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A report from the State Department of Health found that COVID-19 deaths in Connecticut nursing homes reached their highest since August, over a two-week period in November.

About These Findings

sad senior man looking out windowThe State Department of Health continues to track the number of COVID-19 cases and deaths, including those within nursing homes. In December, the agency released a report citing 125 positive cases involving nursing home residents between November 10 and 23.

These cases resulted in 12 deaths and did not take into account the 67 staff members who also tested positive during that time. This marks a significant increase from the previous period tracked – October 27 to November 9 – which saw 45 new cases among nursing home residents. An estimated 54 staff members were also infected.

These incidents have been spread across nursing homes in the state, including:

  • Candlewood Valley Health and Rehabilitation Center in New Milford, a facility with only 105 residents, reported 36 cases during this period. Eight staff members also tested positive and five of the total cases proved to be fatal.
  • Geer Village Senior Community in North Canaan received news coverage concerning its outbreak. New infections stretched back to September 30 and cases increased throughout October. Over a seven-week period, 67 residents contracted COVID-19, 22 staff members tested positive and eight residents died.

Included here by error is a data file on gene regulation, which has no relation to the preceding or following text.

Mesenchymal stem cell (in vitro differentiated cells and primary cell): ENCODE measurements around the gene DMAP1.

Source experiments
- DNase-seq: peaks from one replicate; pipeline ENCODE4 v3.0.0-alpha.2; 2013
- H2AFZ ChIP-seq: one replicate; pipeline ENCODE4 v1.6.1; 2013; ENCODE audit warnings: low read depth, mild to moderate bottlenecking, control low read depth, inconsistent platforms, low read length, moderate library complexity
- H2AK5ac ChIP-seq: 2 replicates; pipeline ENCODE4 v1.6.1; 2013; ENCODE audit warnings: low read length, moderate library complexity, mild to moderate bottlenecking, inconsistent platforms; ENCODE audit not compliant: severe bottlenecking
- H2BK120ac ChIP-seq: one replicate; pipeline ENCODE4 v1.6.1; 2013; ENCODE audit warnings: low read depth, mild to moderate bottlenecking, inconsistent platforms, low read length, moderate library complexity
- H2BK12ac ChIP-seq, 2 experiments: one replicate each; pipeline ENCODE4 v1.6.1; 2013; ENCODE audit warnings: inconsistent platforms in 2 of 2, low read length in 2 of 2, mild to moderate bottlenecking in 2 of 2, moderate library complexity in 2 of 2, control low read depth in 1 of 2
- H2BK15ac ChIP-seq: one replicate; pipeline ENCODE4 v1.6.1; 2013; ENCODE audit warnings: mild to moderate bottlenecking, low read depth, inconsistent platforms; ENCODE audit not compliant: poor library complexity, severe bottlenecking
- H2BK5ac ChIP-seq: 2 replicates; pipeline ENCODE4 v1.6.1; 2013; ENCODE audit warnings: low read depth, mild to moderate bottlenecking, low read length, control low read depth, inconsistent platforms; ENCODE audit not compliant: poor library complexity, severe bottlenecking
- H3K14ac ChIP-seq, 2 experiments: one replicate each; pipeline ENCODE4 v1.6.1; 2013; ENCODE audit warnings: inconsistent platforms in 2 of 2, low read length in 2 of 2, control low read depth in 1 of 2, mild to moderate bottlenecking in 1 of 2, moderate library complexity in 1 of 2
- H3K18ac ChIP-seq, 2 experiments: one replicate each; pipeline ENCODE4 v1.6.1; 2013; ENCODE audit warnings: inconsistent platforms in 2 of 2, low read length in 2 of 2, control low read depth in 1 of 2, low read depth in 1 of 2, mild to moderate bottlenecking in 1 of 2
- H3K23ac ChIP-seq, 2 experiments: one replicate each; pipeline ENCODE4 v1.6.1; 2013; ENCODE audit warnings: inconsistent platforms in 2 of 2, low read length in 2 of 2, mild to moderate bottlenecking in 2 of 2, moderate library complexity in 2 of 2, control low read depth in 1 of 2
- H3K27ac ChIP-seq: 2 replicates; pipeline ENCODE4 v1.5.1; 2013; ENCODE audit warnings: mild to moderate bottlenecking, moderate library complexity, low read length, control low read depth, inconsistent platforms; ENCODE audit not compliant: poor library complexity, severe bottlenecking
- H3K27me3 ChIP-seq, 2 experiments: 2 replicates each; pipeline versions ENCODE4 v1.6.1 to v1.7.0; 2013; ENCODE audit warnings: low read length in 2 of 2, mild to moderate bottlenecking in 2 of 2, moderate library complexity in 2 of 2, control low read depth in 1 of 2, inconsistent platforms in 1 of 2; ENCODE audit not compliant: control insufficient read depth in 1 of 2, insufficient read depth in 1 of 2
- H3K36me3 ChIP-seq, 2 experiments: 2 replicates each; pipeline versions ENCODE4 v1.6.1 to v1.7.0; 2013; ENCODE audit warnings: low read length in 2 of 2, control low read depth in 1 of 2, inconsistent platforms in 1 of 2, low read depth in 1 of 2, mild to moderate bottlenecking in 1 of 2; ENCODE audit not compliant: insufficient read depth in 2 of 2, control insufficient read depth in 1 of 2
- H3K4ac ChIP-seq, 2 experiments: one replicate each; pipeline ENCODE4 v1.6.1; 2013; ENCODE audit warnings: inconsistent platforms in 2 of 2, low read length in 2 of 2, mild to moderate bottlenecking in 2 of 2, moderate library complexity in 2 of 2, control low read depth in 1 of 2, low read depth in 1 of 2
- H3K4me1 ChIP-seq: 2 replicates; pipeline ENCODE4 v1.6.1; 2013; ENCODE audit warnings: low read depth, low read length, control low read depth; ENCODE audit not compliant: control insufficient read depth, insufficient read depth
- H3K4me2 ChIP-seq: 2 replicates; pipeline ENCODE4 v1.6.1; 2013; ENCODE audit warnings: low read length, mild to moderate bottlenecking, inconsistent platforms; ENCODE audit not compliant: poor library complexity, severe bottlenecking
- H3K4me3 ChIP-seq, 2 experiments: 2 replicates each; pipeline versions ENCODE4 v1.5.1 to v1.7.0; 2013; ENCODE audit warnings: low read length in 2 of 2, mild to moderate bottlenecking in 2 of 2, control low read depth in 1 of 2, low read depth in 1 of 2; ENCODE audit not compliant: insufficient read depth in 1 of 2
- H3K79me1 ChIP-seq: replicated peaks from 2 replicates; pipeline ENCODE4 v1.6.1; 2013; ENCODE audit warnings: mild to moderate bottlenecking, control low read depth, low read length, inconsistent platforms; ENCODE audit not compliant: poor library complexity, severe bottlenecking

The State Department of Health data shows that cases have not been this frequent in Connecticut nursing homes since August 2021. From August 18 to August 31, state nursing homes reported 111 positive cases among residents, 94 among staff and 16 deaths.

In response to this ebb and flow, the State Department of Heath started to fine homes for not complying with the governor’s vaccine mandate for staff. The measure not only extends to nursing homes but any facility that oversees the health and care of older adults, including assisting living centers, hospitals and short-term care facilities.

Reflecting National Trends

In May 2021, Yale University released a study conducted by the law school’s Worker and Immigrant Rights Advocacy Clinic. The study found that as COVID-19 deaths climbed in state nursing homes, workers experienced routine staffing issues, personal protective equipment (PPE) shortages and irregular testing.

More recently, another study was conducted by Harvard Medical School and the University of Rochester using data from the Centers for Medicare and Medicaid Services. Published in the New England Journal of Medicine, the study uncovered a troubling trend. At nursing homes with fewer vaccinated staff members, residents have a higher likelihood of dying from COVID-19. This pattern is far-reaching across the country, particularly in states that have yet to develop or enforce a vaccine mandate for nursing home staff.

More specifically, facilities with the lowest vaccination rates experienced double the number of COVID-19 cases compared to homes with the highest vaccination rates. Looking at the data holistically, nursing homes with lower staff vaccination rates also saw more resident fatalities than facilities with a greater number of vaccinated employees.
Did unsafe COVID-19 practices impact your loved one’s health and safety in a Connecticut nursing home? We strongly believe the elderly should be protected in these professional settings. To pursue a claim, contact the nursing home lawyers at Trantolo & Trantolo today.